The crude reality however is that the country will probably have to wait for a few more years to have her first set of qualified Family Physicians who can then contribute in a more useful way to the advancement of this specialty for the better interest of not only the subject, but also the people and the country as a whole.

The recently introduced training programme for Family Medicine residents in Bangladesh is somewhat similar to the GP training programme in the UK. However, as of now, the fact remains that the relationship between primary care physicians and the specialists is precarious without any type of coordination by the health system.


Family Medicine in Bangladesh is faces a number of challenges, namely:

  1. Lack of health professionals with clinical competence to act in primary health care.
  2. Homogenization of the general practice in entire Bangladesh with different realities co-existing.
  3. Ignorance by specialists who are, in general, rather dismissive towards Family Medicine.
  4. Lack of interest on part of specialists not wanting to lose their 'specialist family practice'.
  5. Lack of interest among fresh medical graduates in Family Medicine.

Although a lot depends on the support of the policy makers and the Government, specialists involved in 'specialist general practice' and graduate physicians engaged in general practice can contribute effectively in this regard by means of quality practice and research to prove the effectiveness of Family Medicine and primary health care. The integration of teaching and practice in Family Medicine is important [7]. There is lack of interest as well as qualified researchers interested to work in this field in Bangladesh. It is also important to ensure delivery of quality primary health care and to break the vicious cycle of bad clinical practice by untrained and ill-trained health professionals. Ensuring adequate employment and income for the qualified Family Physicians in the public and private sectors will also help ensure quality of clinical practice at primary health care. The initiatives, however in this regard in Bangladesh, are so far sparse.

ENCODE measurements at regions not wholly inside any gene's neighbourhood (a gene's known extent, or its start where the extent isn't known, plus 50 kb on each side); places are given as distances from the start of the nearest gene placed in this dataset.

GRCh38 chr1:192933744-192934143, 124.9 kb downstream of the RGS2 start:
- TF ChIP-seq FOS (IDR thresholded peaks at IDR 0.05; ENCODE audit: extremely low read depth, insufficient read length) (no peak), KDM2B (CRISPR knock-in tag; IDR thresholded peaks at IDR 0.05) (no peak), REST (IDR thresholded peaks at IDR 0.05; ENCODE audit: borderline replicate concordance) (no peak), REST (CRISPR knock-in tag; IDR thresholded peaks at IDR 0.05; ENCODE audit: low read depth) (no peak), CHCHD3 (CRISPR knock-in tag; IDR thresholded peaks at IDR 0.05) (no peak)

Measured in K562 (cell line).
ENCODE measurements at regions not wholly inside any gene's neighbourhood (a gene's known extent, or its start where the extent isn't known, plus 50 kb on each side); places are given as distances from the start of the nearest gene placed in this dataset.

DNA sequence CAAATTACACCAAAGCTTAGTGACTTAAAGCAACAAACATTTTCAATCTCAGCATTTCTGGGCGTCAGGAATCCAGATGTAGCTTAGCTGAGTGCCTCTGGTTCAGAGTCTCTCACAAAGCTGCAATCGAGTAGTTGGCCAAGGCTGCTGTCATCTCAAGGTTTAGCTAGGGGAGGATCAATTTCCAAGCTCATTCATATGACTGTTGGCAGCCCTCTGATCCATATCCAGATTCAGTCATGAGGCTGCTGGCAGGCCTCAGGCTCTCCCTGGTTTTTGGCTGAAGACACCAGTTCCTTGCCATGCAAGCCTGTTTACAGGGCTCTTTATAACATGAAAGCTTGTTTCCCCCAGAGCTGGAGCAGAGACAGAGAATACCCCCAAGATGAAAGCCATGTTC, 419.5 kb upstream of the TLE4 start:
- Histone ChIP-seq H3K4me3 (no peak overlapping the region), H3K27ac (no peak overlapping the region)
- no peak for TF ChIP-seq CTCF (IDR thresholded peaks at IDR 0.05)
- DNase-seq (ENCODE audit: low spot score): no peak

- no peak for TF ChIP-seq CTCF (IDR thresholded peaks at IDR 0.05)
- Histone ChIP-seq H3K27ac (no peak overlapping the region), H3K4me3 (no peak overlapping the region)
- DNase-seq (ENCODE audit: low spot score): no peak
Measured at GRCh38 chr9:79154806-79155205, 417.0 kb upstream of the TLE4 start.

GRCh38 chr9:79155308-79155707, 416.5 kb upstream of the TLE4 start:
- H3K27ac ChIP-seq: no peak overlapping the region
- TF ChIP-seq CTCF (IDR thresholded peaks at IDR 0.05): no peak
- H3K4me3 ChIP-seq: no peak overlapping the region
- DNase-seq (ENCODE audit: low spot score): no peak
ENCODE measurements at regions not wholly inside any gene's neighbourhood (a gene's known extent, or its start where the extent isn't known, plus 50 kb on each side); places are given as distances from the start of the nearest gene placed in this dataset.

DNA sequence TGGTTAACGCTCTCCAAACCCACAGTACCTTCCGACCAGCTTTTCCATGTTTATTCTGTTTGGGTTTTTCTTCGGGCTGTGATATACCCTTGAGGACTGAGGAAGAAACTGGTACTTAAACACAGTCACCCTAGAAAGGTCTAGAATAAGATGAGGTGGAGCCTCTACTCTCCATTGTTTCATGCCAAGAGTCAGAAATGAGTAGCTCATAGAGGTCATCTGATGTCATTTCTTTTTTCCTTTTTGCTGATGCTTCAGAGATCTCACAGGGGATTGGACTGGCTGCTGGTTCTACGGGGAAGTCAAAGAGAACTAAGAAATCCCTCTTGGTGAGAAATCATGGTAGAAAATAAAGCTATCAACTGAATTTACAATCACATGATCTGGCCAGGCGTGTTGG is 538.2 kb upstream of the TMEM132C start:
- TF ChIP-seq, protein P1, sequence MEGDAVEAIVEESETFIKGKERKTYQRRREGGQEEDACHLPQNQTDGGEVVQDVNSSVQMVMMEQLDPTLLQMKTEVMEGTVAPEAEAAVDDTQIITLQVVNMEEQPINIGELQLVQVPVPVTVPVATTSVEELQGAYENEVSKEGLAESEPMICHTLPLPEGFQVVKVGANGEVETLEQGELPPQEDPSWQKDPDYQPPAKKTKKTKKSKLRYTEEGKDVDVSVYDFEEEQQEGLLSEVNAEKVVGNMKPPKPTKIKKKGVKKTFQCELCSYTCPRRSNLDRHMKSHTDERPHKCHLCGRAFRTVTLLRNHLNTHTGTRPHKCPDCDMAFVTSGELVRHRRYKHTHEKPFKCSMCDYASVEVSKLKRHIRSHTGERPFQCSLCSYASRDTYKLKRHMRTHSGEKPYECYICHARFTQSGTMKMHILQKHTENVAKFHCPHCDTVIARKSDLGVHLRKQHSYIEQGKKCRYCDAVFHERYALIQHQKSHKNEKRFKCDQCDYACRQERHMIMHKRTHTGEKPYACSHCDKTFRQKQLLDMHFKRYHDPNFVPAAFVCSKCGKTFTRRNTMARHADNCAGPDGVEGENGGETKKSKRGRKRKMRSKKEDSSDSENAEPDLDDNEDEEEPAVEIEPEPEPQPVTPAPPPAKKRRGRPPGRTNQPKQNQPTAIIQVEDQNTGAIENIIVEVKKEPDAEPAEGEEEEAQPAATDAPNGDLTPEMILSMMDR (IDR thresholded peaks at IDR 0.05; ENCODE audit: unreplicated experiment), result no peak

The Bangladesh Primary Care Research Network (BPCRN) has been established, with active cooperation from the International Federation of Primary Care Research Networks (IFPCRN) and the Pakistan Primary Care Research Network (PPCRN), where Family Medicine is most developed in South Asia. The unique characteristic of BPCRN is that this newly established organization is headed by and comprises mostly of specialists with a passionate approach to Family Medicine while it also includes graduate general practitioners. BPCRN looks forward to collaboration with other regional and international primary care research networks and primary health care societies. It is expected that such collaboration will prove beneficial for the cause of Family Medicine and ultimately primary health care not only in Bangladesh, but in the entire South Asian region, the home of a bulk of the world's population, where structured Family Medicine is unfortunately virtually non-existent.